No sophomore slump for Christina Schwarz. All is Vanity is just as good as Drowning Ruth, the debut novel that won critical acclaim and a coveted slot as an Oprah's Book Club selection in 2000.
What this book shares with Schwarz's popular first novel are strong characters, evoked through multiple first-person narration. The novel focuses on two couples: Margaret and Ted in New York, and Letty and Michael in Los Angeles. Friends since childhood, Margaret (the self-interested leader) and Letty (the good-hearted follower), are still close. Now in their mid-30s, both feel vaguely disappointed that they are not further along by now.
The precocious Margaret had excelled in childhood. At 7, she built a scale model of the Temple of Athena from Ivory soap, Play-doh clay and Styrofoam. No wonder she decides to chuck her job as an English teacher to write a novel despite the fact she's never published anything before. Letty, a stay-at-home Mom, believes her dear friend will succeed.
Meanwhile, Letty's scholarly husband Michael gets a chance to work for the Otis Museum. It means they mingle with the wealthy. Quickly, the couple's needs change a bigger house, a better car and more debt to finance it all.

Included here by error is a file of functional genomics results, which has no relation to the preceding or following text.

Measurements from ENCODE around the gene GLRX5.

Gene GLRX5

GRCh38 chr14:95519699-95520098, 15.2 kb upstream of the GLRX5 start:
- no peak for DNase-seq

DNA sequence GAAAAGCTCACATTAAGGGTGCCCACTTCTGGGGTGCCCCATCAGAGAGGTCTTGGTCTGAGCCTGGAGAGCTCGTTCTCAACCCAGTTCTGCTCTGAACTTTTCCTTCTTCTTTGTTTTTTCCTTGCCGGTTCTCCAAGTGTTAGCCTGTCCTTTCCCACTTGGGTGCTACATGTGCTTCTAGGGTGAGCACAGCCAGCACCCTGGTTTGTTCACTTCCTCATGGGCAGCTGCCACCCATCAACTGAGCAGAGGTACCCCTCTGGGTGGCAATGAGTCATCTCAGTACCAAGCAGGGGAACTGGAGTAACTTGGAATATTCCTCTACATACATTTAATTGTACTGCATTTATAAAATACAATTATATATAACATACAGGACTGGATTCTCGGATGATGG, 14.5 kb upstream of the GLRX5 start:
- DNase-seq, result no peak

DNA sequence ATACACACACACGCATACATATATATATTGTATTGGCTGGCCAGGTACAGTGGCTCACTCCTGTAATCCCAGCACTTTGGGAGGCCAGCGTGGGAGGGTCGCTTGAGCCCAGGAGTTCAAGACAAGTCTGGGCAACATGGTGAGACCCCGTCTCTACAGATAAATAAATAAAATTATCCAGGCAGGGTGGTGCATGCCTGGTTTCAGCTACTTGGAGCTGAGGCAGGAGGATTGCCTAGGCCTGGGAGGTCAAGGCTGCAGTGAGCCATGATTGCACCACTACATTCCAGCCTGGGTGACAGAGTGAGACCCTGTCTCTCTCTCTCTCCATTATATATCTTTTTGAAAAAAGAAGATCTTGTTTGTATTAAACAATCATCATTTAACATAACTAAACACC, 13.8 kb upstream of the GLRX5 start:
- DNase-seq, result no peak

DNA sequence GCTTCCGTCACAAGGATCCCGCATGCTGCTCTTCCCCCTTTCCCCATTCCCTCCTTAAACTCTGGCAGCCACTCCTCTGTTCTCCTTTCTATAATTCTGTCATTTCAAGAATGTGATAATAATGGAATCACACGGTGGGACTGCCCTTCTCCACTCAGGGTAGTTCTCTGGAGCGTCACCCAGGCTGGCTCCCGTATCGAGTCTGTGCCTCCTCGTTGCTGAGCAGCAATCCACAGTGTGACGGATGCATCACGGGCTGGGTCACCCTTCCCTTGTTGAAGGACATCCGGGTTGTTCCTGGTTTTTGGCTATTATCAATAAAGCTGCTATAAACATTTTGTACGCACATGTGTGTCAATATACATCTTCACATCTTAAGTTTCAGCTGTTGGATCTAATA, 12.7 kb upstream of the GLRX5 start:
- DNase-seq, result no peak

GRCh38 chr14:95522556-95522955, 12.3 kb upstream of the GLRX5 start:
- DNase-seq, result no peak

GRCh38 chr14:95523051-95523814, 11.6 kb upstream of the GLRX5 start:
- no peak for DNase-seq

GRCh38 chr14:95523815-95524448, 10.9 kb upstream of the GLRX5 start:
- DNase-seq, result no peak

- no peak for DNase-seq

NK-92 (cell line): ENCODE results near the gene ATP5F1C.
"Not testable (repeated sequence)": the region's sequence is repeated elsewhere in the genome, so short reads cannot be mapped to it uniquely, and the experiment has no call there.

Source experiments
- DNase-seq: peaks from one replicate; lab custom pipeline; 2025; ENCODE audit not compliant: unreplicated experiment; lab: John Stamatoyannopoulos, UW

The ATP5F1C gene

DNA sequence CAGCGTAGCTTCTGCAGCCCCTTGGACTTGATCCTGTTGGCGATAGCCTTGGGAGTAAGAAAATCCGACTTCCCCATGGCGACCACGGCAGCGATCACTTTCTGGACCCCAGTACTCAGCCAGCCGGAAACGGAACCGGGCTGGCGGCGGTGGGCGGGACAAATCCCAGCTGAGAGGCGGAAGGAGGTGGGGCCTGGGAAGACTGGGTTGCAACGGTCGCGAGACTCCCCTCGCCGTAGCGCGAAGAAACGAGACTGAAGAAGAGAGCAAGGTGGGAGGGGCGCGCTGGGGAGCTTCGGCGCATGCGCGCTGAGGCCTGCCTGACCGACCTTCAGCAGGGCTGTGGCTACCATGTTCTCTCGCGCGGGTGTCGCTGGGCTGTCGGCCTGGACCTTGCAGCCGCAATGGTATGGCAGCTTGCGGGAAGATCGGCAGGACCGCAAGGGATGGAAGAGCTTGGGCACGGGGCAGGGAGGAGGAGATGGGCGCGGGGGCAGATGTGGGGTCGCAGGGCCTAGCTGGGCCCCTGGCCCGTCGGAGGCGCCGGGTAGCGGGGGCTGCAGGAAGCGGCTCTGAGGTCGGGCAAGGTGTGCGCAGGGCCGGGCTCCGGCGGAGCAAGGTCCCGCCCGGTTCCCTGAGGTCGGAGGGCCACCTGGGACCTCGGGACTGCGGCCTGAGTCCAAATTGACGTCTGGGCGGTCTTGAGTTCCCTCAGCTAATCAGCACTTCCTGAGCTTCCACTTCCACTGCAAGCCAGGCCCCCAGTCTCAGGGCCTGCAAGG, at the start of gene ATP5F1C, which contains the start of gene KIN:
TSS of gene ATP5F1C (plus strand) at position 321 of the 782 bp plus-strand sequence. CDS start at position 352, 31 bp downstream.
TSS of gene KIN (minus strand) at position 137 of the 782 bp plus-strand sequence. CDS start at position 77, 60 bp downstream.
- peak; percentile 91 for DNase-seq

Serious problems arise when Margaret realizes she can't write fiction after all. Desperate, she starts copying Letty's lively e-mails about the search for the perfect house into her manuscript. Pretty soon Letty has become a character named Lexie, whose rise echoes The Great Gatsby and proves fine fodder for fiction.
Ultimately, Margaret must choose between her story and their friendship. Without giving anything away, let's just say that Letty doesn't fare so well. But in the end, neither does Margaret.
The author proves herself to be witty, as well as wise, as she effortlessly highlights the ludicrous aspects of precocious children, aspiring authors, elitist English majors, ambitious mothers and upwardly mobile Californians. All is Vanity is a rewarding read for any fiction lover, but particularly recommended for aspiring novelists. Anne Morris writes from Austin.